ADRIAEN VAN OSTADE: DUTCH REALISM ON PEASANT LIFE

ADRIAEN VAN OSTADE: DUTCH REALISM ON PEASANT LIFE

Peasant life works are very popular during and after the Renaissance because they present a calm and relaxing subject that still manages to show life. Especially ones that show people working in the fields, enjoying some time in the taverns, or just relaxing beside the fireplace. To many artists and their patrons, it is a subject they enjoy and appreciate, especially when the artist can put into paint the colors, lighting, and vibrancy of the scenes they wish to paint.

Many of the artists also live a peasant’s life. Adriaen van Ostade, however, is a gentleman who made it part of his career to study and observe peasants and paint them. He’s was a painter of Dutch realism, born on December 10, 1610, in Haarlem, Netherlands. Apart from painting peasant subjects, he also paints religious art, landscapes, and portraits. He’s a popular man, married twice, and headed his guild thrice until he died in 1685 and was buried at the Church of St. Bavon.

THE TWO ADRIAENS

Ostade, his brother, Isaac van Ostade, and Adriaen Brouwer were students of the renowned master, Frans Hals, who was a Belgian painter in Haarlem in 1627. But instead of being influenced by their master’s art, it seems that Brouwer had more influence in Ostade’s style. Both of them loved the peasant life and the dimly lit tavern scenes. But afterward Ostade’s style matured: His subjects became less grotesque and he also took to painting subjects that are outside the dim inns and bars. The Fishwife, for example: shows a woman, working to sell her fish, removing the scales with the knife. A fish, with parts of it, sliced off, now shows the reddish and pinks of its meat. In the background, people were huddled together, buying and selling, while a tower stands afar. An everyday scene from a marketplace captured beautifully.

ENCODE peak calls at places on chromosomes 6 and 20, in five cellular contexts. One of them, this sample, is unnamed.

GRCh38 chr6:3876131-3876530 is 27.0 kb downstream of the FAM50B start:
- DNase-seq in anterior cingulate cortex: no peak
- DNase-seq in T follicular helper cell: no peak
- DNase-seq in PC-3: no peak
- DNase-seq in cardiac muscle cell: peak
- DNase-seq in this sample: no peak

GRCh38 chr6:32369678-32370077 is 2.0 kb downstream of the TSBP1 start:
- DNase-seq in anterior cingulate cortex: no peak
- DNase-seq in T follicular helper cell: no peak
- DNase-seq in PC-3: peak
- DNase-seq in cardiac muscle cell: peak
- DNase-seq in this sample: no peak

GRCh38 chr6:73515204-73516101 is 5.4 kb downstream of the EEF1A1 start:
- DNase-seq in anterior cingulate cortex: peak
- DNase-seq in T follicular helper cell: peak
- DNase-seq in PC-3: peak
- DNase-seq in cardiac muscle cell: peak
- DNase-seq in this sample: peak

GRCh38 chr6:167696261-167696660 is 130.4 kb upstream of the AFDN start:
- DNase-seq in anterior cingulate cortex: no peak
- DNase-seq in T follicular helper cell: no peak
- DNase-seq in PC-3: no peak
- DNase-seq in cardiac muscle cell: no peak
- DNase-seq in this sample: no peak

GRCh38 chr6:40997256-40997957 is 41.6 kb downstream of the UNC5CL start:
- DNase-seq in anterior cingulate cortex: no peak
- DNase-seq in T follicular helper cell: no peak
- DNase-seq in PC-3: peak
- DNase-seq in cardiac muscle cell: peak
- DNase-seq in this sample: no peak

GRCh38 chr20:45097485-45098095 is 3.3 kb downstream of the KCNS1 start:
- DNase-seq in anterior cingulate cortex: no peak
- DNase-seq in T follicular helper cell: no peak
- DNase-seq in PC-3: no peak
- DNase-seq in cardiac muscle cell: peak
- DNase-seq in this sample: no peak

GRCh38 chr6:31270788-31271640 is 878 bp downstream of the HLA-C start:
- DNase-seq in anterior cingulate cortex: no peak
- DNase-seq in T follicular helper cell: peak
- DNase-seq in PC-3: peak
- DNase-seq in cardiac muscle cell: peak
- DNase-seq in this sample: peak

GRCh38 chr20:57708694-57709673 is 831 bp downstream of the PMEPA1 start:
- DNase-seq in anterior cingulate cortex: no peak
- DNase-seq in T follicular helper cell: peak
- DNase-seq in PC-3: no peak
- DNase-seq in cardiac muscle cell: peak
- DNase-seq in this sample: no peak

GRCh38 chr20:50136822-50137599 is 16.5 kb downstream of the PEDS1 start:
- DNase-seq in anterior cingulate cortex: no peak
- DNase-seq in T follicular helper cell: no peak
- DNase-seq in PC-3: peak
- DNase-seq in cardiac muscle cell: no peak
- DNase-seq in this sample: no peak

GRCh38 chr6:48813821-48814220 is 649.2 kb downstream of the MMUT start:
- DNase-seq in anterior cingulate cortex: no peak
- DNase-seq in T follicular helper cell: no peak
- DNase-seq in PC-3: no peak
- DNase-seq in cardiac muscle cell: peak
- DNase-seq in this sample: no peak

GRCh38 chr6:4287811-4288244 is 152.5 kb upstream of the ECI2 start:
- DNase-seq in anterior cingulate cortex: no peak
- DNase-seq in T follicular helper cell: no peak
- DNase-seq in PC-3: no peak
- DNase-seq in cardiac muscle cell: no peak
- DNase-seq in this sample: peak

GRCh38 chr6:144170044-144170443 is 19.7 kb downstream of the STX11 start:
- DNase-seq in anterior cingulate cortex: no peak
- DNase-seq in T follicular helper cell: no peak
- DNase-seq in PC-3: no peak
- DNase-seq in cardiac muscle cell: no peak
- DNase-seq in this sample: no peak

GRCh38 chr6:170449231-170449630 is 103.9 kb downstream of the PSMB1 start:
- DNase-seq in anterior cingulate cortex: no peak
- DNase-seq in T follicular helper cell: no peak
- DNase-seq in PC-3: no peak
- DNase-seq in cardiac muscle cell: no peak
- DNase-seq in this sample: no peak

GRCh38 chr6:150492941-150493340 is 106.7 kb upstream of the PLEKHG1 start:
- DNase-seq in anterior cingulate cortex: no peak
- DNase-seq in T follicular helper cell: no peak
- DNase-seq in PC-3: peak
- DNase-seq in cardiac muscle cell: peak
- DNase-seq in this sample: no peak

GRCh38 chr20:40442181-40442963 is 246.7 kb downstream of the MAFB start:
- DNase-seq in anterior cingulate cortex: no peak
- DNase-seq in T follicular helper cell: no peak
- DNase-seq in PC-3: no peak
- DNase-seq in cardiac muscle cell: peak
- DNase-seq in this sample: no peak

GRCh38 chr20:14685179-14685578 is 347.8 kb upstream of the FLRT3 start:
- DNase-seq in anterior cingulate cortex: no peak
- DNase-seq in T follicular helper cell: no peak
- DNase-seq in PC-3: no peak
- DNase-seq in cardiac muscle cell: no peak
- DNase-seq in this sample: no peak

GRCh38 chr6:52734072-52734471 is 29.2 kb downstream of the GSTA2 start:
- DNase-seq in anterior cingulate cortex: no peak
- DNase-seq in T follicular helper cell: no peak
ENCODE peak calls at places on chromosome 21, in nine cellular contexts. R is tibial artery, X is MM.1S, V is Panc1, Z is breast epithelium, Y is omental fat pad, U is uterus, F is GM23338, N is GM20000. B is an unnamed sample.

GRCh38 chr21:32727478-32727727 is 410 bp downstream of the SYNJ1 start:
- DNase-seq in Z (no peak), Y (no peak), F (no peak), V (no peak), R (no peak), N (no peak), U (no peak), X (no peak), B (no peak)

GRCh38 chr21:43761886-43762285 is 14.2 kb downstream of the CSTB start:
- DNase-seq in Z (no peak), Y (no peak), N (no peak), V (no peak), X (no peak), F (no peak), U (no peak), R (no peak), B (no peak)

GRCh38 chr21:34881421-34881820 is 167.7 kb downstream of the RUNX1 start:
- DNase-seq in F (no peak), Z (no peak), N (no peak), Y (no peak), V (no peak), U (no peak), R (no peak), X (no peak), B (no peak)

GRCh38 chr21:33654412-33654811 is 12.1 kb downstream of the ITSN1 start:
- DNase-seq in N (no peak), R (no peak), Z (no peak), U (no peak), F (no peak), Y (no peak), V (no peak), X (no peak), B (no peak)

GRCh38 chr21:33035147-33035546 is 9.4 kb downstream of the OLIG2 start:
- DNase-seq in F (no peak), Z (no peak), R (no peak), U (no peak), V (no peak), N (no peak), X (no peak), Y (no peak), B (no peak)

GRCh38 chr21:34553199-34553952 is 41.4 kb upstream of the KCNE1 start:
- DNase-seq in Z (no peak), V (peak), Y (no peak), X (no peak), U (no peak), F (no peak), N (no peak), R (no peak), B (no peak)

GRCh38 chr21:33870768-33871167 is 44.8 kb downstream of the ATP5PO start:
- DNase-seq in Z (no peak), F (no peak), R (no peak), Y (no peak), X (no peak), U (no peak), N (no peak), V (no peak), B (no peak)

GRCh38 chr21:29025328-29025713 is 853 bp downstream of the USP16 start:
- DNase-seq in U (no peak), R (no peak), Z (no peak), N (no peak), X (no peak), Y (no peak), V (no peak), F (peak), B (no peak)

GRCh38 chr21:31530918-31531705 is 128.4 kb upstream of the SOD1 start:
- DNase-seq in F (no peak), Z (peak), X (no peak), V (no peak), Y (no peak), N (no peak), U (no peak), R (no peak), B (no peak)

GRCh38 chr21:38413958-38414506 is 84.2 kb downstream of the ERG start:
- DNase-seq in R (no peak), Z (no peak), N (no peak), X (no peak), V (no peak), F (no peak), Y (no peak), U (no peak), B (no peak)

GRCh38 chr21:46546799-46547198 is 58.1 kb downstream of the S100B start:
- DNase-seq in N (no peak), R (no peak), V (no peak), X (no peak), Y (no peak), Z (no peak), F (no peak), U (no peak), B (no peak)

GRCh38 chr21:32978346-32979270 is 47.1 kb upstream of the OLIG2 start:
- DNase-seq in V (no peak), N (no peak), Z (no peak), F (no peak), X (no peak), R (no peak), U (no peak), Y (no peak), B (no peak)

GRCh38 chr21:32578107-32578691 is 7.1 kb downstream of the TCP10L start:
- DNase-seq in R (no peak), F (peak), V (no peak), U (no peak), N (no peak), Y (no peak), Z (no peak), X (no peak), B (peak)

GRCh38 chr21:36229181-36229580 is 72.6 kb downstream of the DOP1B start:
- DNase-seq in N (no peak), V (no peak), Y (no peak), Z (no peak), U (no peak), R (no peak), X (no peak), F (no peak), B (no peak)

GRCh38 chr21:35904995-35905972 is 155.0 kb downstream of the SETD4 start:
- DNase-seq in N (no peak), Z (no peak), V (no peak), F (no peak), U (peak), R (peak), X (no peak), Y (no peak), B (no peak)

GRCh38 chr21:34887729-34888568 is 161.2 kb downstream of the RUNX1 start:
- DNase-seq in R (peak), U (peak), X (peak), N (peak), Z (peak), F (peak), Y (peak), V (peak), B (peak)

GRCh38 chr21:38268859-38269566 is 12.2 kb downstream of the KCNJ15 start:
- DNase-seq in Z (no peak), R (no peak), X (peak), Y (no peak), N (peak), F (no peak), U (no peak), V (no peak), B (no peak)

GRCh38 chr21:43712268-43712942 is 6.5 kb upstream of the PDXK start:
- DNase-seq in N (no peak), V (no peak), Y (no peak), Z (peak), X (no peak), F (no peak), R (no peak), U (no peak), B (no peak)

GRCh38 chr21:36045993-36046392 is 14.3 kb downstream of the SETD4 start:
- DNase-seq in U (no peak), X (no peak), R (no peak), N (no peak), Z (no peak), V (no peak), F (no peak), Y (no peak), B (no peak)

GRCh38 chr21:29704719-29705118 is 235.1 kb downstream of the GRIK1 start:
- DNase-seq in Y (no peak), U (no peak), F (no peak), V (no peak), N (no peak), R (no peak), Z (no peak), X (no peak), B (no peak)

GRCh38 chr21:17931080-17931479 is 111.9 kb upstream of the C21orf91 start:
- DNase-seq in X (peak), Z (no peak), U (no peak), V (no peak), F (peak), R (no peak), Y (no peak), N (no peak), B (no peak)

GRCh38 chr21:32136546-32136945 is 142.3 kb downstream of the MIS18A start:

There are other artists who influenced his works, such as Rubens and David Teniers the Younger. With Teniers, though, they were contemporaries and share a liking for the peasant subjects and as years go by, he’d learn to paint them in a lighter, more colorful, more delicate manner. During his earlier years, most of his works are of greys and browns. When his skills matured they’re all noticeably different from his works back then.

LIFE AND LATER YEARS

He may not be a peasant but Ostade’s life was as colorful as his works: after studying under Frans Hals he moved to Utrecht, then back again in Haarlem, where he joined the local guild. He married a woman when he was twenty-eight and lost her when he was thirty. He married again 17 years later and lost her 9 years later. All the while, he’d take in students of his own and would be chosen as the deacon for the local guild he’s registered with.

Arnold Houbraken, who is a fan of Ostade, found that Jonad Witsen bought a series of colored drawings made by Ostade for 1300 florins. Ostade stayed with Konstantyn Sennepart while fleeing the Disaster Year, following the start of the Franco-Dutch and Anglo-Dutch wars. He intended to go to Lubeck to escape the war and reached Amsterdam where he stayed instead.

Adriaen_van_Ostade_011

Nothing else was known of him afterward except that when he died he was inactive for ten years. He left his only daughter, Maria, with a hefty inheritance plus more than 200 of his paintings. Each painting, which was worth about £40 back then, was worth £1000 100 years later. Nothing indicated that he had any problems in life concerning money. He may have lost his wives but he had a daughter to bring up and a guild to lead and represent. Maybe his art represents more than just how colorful his life was. Just like his art, he seemed a relaxed fellow who enjoyed his life and popularity.

Photo Attribution:

Featured and 1st image The Fishwife, by Ostade,<a href=”https://upload.wikimedia.org/wikipedia/commons/9/90/Adriaen_van_Ostade_009.jpg”>via Wikipedia</a>

2nd image Resting Travelers, by Ostade<a href=”https://en.wikipedia.org/wiki/Adriaen_van_Ostade#/media/File:Adriaen_van_Ostade_011.jpg”>via Wikipiedia</a>

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